On display

On display


Erik Johansson – Places Beyond


The internationally successful photographer Erik Johansson is on display for the first time in Finland. The Swedish artist’s solo exhibition Places Beyond is exhibited at Kuntsi Museum of Modern Art in Vaasa.

The artist Erik Johansson (b.1985) has succeeded in creating large photographic works containing visual impossibilities that mislead the viewer towards surrealism due to their unreality. He uses the camera and image processing software in a skillful manner to combine elements that confuse the viewer with his apparent realistic photographs. The perspective turns surprisingly upside down in the photographs that embody reality and imagination.

The name of the exhibition Places Beyond also describes its content. According to the artist, his photographs are:

“A tribute to places that influence us during our lives, as well as to self-created places that are beyond the apparent. Places can be physical that we can experience with our senses, and places that we carry within and that only we can access. They are stories about existent and non-existent worlds. They are descriptions of the real on the one hand and things deeply known to everyone on the other.”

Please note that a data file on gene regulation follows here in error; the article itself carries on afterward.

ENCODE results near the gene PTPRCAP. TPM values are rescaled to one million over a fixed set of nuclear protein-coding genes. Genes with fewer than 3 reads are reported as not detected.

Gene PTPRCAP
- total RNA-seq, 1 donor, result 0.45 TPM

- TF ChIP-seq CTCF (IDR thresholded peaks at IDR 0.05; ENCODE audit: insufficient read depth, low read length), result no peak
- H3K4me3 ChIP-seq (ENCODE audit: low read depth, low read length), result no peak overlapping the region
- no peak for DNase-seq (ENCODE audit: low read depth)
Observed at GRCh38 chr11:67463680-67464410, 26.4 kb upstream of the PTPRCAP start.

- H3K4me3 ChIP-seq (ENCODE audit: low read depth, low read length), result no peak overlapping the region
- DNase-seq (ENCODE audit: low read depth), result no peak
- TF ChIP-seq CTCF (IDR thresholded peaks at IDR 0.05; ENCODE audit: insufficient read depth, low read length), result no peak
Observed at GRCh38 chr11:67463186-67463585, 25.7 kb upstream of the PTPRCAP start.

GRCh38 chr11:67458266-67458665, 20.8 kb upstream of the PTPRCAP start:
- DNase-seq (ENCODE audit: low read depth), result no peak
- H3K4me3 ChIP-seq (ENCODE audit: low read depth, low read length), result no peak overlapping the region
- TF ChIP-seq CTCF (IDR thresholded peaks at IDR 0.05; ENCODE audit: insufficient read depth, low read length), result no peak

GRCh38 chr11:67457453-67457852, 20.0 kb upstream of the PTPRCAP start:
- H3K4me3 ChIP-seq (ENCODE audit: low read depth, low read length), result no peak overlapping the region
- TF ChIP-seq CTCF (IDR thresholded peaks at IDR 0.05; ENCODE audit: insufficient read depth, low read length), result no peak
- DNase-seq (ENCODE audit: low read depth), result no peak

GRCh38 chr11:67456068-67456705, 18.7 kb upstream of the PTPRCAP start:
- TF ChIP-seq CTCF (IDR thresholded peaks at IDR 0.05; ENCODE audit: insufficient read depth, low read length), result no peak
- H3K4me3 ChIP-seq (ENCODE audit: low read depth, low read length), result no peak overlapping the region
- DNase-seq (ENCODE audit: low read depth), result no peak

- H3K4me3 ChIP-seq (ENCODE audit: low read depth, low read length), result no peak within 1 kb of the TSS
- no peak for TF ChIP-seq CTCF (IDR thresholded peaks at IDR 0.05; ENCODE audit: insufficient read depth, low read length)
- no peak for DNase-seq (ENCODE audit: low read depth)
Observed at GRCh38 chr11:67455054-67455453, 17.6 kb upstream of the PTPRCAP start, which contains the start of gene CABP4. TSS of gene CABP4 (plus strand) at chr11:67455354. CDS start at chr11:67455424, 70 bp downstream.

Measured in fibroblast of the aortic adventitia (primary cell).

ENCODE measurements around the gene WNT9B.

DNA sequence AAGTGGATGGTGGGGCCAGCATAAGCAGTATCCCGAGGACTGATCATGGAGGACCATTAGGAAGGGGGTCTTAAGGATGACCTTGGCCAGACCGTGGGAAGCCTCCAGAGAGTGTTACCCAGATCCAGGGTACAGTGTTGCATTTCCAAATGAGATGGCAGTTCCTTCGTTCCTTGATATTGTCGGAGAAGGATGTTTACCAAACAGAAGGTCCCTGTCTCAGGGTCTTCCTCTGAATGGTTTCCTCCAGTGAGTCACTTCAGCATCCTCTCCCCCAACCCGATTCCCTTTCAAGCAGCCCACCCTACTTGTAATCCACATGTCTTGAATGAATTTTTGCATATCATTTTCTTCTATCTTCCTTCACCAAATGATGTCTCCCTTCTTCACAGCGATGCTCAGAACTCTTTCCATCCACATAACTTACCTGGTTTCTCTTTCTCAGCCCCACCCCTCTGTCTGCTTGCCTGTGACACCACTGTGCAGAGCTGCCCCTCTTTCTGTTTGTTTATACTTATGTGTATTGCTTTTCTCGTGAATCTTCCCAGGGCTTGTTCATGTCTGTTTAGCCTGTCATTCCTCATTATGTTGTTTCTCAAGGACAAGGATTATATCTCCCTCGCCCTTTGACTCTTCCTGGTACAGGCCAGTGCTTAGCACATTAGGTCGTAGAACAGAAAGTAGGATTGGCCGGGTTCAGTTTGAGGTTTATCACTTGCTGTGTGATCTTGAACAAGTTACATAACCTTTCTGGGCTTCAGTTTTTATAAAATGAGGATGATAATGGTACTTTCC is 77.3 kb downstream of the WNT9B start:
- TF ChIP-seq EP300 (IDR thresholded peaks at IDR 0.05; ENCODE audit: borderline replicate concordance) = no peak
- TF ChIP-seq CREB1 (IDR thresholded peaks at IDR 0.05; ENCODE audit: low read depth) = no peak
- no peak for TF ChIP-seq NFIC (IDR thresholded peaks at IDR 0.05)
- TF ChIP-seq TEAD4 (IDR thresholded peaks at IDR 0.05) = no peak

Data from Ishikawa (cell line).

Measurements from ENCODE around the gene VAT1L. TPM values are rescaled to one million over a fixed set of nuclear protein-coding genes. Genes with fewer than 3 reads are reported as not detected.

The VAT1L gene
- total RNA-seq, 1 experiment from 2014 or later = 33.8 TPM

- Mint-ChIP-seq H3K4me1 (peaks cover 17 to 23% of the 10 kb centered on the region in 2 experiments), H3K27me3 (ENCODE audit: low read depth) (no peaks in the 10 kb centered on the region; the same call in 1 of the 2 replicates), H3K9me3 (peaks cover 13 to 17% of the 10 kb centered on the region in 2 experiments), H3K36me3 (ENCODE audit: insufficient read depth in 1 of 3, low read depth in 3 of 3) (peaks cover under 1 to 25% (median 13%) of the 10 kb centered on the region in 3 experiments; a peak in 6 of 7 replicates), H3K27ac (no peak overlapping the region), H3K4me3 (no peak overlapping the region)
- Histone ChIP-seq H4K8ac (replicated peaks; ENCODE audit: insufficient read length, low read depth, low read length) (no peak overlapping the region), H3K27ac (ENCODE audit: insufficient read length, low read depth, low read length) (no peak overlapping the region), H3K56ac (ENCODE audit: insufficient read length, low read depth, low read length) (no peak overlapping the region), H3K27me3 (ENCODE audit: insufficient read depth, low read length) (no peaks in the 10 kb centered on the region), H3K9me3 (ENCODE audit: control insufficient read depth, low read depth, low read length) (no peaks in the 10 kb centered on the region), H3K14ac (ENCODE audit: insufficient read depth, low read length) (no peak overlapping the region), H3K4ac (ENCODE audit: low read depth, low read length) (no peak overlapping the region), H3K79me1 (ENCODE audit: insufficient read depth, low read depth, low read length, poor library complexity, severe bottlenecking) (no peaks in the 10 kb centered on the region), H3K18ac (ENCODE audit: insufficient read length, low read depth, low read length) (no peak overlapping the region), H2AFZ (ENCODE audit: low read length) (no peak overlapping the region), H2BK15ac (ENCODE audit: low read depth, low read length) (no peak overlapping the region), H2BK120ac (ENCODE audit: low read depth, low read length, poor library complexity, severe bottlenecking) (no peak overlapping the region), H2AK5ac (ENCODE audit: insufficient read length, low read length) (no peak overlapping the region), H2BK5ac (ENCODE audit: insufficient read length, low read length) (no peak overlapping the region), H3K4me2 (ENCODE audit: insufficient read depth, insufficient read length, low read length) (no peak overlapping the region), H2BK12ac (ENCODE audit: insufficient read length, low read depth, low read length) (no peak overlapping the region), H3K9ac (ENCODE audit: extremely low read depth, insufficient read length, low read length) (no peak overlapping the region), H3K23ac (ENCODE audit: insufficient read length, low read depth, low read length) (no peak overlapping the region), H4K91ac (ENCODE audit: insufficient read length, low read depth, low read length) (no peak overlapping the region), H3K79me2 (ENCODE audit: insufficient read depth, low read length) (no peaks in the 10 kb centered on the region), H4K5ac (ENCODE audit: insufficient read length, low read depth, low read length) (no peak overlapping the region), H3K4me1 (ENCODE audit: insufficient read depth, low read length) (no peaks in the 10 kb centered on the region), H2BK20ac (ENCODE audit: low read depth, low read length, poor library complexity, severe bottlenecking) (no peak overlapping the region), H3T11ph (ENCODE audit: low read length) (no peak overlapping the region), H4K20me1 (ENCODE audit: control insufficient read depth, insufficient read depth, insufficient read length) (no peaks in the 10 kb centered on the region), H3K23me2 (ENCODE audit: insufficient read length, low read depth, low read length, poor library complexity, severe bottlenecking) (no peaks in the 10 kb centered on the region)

As a photographic artist, Johansson’s artwork is based on technical competence and the ability to create optical tricks like endless stairs in the spirit of the Dutch M.C. Escher. His training includes, for example, interaction design. Johansson is also a computer engineer interested in technical and mathematical problem solving as well as the visuality related to illustration.

Johansson’s work process is multiphase and time-consuming. The artist builds physical models from cardboard, paper, flour or liquid, for example, to accompany his sketches and drawings. He then photographs the shapes and structures of the materials as part of his works. The artist’s photo collection includes hundreds of photographs of already existing landscapes, buildings, animals, and people. Using the montage technique, he combines different elements into a digitally finished image.